4 Real Life Ways You Can Support a Spouse Facing Chronic Pain & Illness

Image of Supporting Spouse with Pain IllnessThis is a guest post by contributing writer, Stephanie Pawlowski

When your spouse is facing chronic pain or illness, it can be a difficult and draining time for you and your family. Everything looks fine on the outside, and it’s hard to understand why your life together seems to have changed so much. Maybe the things you used to do together aren’t enjoyed any longer, maybe your spouse is constantly tired and napping all the time and (what seems like) skipping out on responsibilities, or maybe you are wondering how in the world can I understand what is going on inside them when they look ‘normal’ on the outside?

You are not alone. It is estimated that more than 133 million people in the U.S. have a chronic illness; this boils down to almost 1 in every 3 people. And these illnesses are affecting relationships, families, and the lives of many caregivers. 

If your spouse is facing chronic pain/illness, here are 4 ways to support him or her:

  1. Have an attitude of acceptance. Hey, this stinks for the both of you. Just because pain or fatigue doesn’t have a set cause or clear solution doesn’t mean it’s not there. Accepting this stage in your lives changes your perspective regarding the valley your loved one is walking through and will prove to be beneficial for both you and them.
  2. Offer a hand, a hug, and a shoulder to cry on without being asked. Sometimes just hearing some simple loving words like, “I’m sorry you’re hurting”, “Can I get you some tea and rub your feet?”, or “Would you like some company at the doctor?” can make the whole world brighter and less hopeless. Your loved may be enduring their own personal stress about how they are going to get through this, but the journey can be so much easier when they know you are there with them and that you will walk this difficult road together.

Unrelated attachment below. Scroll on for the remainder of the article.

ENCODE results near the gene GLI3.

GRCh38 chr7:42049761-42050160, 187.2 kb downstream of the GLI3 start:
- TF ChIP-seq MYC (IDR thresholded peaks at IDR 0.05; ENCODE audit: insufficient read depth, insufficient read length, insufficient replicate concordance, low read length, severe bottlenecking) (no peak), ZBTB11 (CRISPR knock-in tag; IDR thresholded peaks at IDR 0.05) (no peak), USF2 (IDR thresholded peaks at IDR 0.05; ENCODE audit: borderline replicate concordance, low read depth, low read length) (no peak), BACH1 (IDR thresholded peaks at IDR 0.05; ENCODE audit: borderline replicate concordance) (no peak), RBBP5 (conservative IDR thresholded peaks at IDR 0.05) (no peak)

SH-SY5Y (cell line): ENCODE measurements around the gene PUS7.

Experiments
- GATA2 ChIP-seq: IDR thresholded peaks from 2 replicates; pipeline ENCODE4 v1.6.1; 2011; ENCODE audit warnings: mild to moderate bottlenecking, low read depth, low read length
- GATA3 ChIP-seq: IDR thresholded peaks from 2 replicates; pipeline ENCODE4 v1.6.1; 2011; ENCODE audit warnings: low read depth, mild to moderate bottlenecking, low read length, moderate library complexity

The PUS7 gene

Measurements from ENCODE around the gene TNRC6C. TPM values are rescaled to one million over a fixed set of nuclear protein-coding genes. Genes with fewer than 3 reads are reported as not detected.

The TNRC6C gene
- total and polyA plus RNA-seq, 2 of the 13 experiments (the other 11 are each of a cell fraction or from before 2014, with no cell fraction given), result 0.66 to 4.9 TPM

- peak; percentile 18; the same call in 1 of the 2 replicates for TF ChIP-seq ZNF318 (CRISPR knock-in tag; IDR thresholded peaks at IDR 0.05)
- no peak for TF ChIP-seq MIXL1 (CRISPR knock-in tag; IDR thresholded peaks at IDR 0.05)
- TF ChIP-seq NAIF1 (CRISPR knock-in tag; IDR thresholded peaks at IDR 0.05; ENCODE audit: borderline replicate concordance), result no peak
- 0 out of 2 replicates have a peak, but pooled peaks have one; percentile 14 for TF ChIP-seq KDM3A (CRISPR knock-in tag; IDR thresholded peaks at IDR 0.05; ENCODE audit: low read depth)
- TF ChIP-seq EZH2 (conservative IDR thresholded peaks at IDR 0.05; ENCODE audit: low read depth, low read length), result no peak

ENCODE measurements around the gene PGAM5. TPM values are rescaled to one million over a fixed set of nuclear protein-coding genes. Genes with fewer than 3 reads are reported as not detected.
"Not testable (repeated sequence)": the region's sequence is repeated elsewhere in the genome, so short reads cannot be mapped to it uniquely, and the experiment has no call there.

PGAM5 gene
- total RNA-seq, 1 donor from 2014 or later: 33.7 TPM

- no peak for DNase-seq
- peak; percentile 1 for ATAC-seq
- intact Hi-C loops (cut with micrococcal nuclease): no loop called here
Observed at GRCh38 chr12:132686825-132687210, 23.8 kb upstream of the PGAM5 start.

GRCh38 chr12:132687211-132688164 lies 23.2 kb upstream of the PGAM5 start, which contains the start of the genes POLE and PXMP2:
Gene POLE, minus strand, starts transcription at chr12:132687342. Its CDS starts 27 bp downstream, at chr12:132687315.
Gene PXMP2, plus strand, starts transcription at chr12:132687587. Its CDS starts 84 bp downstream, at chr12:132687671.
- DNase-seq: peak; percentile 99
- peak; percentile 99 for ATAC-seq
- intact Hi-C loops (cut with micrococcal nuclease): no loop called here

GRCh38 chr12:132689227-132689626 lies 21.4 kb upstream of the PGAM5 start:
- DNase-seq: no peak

3. Keep an open mind…about treatment options, dietary changes, and even redefining quality time, family nights, & date nights. Just because life has to look a little different right now doesn’t mean it can’t still be great. Consider staycation family date nights, where you rent a movie with popcorn, play your favorite old board games, or try out a new cooperative video game. Even surfing the web for crazy news stories together or battling it out in “Words with Friends” can make a boring evening much more fun.
  4. Be understanding about limitations. Sometimes your spouse can’t finish the dishes or has to back out of the weekend plans again. Or sometimes, their limitations extend to bed rest and going out on disability. Trust me, they don’t like it any more than you do, but they need to know you have their back. Think about bringing home dinner one night a week (or more), or if it’s in your budget, hire a maid to help out with the deep cleaning once a month. Marriage is a partnership, and it’s important to remember that when one person can’t carry their load, the other partner needs to pull back & help out for a season.

Remember that this is just a season, and stress at home can certainly exacerbate pain or cause a flareup. The most important thing is that you are both in this together, to love and support each other through it all. Supporting your spouse facing chronic pain or illness could be the greatest act of love you can show them.

For better or worse, in sickness and in health. And as always, a little grace goes a long way…

How have you and your spouse or partner navigated the ups and downs caused by chronic illness or pain? We would love to know!

Photo by Brooke Cagle on Unsplash

Source link Health

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